What lies within


Bayer is looking to ‘modestly’ increase its R&D budget next year – it was €3 billion (£2.4 billion) for 2012 – and place new emphasis on transferring ideas between research areas within the company, according to chief executive Marijn Dekkers. Bayer has kept its annual R&D budget at about €3 billion since 2010.

Bayer says its crop science pipeline has peak sales potential of over €4 billion © Bayer

Speaking at a press event in Leverkusen, Germany, Dekkers highlighted past successes that had come about as a result of the diversity of research at Bayer.

Imidacloprid, a nicotinoid that disrupts the central nervous system in insects, was developed as a pesticide against aphids but later adapted for use controlling tics and fleas on animals, for example. Similarly, ciprofloxacin, a fluoroquinoline antibiotic used to treat a range of infections in humans led to the development of structurally related compound enrofloxacin, which is used to treat infections in animals.

‘Bayer has a unique starting point because we have comprehensive expertise in human, animal and plant health,’ Dekkers said. ‘We aim to systematically explore the interfaces between these areas to identify the potential for new products.’

Bayer might have even more interfaces today were it not for the 2004–2005 spinoff of its speciality chemical business, Lanxess, now worth €8.8 billion in annual sales. But its hefty R&D budget is nonetheless spread across several quite different disciplines. The pharmaceuticals unit accounts for two thirds, crop science (agrichemicals and seeds) a quarter and the materials (predominantly high end polymers) unit gets what’s left – about 8%.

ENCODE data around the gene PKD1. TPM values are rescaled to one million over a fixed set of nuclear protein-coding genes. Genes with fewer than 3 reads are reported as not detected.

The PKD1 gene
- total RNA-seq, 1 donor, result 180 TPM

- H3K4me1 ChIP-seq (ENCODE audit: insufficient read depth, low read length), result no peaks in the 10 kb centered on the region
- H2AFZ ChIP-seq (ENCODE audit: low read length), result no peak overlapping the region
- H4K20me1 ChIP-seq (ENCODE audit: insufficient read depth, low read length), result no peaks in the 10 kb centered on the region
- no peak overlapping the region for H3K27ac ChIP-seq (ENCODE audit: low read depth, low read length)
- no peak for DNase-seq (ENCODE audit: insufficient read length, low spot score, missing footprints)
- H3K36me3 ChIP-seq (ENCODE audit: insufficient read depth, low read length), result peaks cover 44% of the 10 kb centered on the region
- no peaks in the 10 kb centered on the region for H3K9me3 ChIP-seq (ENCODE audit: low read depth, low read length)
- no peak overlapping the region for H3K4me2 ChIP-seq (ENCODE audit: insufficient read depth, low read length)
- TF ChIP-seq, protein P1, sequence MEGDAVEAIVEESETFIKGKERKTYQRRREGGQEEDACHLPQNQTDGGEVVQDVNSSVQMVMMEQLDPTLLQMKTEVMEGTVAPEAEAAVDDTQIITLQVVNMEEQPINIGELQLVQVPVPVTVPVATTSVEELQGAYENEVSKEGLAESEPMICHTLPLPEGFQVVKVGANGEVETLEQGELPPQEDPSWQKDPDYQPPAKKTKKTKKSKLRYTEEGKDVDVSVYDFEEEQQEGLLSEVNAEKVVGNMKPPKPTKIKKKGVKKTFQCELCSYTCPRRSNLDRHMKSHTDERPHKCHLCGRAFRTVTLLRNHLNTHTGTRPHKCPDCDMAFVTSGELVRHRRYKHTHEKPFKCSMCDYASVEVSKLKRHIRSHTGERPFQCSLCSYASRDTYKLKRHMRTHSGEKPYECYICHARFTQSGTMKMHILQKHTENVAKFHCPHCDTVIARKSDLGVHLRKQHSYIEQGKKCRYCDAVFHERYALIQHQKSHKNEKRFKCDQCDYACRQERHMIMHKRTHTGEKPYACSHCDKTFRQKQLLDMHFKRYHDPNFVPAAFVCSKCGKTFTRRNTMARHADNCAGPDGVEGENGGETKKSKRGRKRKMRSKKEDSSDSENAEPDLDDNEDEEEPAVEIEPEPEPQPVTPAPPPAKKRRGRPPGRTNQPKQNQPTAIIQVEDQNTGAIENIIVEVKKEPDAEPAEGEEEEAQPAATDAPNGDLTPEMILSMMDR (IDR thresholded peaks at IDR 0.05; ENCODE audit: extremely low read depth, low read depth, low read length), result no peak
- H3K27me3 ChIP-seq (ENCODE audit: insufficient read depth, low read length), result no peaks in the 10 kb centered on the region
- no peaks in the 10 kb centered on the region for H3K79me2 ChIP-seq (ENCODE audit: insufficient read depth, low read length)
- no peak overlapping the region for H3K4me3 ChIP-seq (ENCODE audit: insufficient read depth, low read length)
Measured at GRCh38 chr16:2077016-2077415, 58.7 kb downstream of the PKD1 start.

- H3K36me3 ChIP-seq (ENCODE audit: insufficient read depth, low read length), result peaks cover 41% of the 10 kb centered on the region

Dekkers took the opportunity to highlight the recent successes of anti-coagulant rivaroxaban, marketed as Xarelto, which he says has the potential to generate annual sales of $2 billion. He also mentioned the project to commercialise the production of raw materials from waste carbon dioxide, which is now at the pilot plant stage.

Board member Wolfgang Plischke added that external collaboration was also very important. Companies and institutes globally spend $275 billion annually on life sciences R&D. Bayer accounts for just 1% of that. If the company is to get the maximum value out of its spending, it needs to work with others. Plischke said one quarter of the €3 billion Bayer R&D budget goes into projects with external partners.


Related Content

Bayer wins race to buy Merck & Co consumer care

9 May 2014 Business

news image

$14bn deal will make Aspirin inventor the number two over-the-counter healthcare company

Bayer spends $1.2bn on supplement maker

31 October 2012 Business

news image

Schiff nutrition will strengthen Bayer in the US

Most Read

Quintuple bond activates small stable molecules

19 September 2014 Research

news image

Exotic complexes suggest route to synthetic feedstock

Computer simulations point to formamide as prebiotic intermediate in ‘Miller’ mixtures

16 September 2014 News and Analysis

news image

Electric field may have provided more than just energy for primordial chemistry

Most Commented

US genomics lead being lost to China

17 September 2014 News and Analysis

news image

NIH senior leaders are sounding the alarm bells, saying the US's pre-eminence in genomics research is under threat

The trouble with boycotts

29 August 2014 Critical Point

news image

Cutting academic ties with a censured state can do more harm than good, says Mark Peplow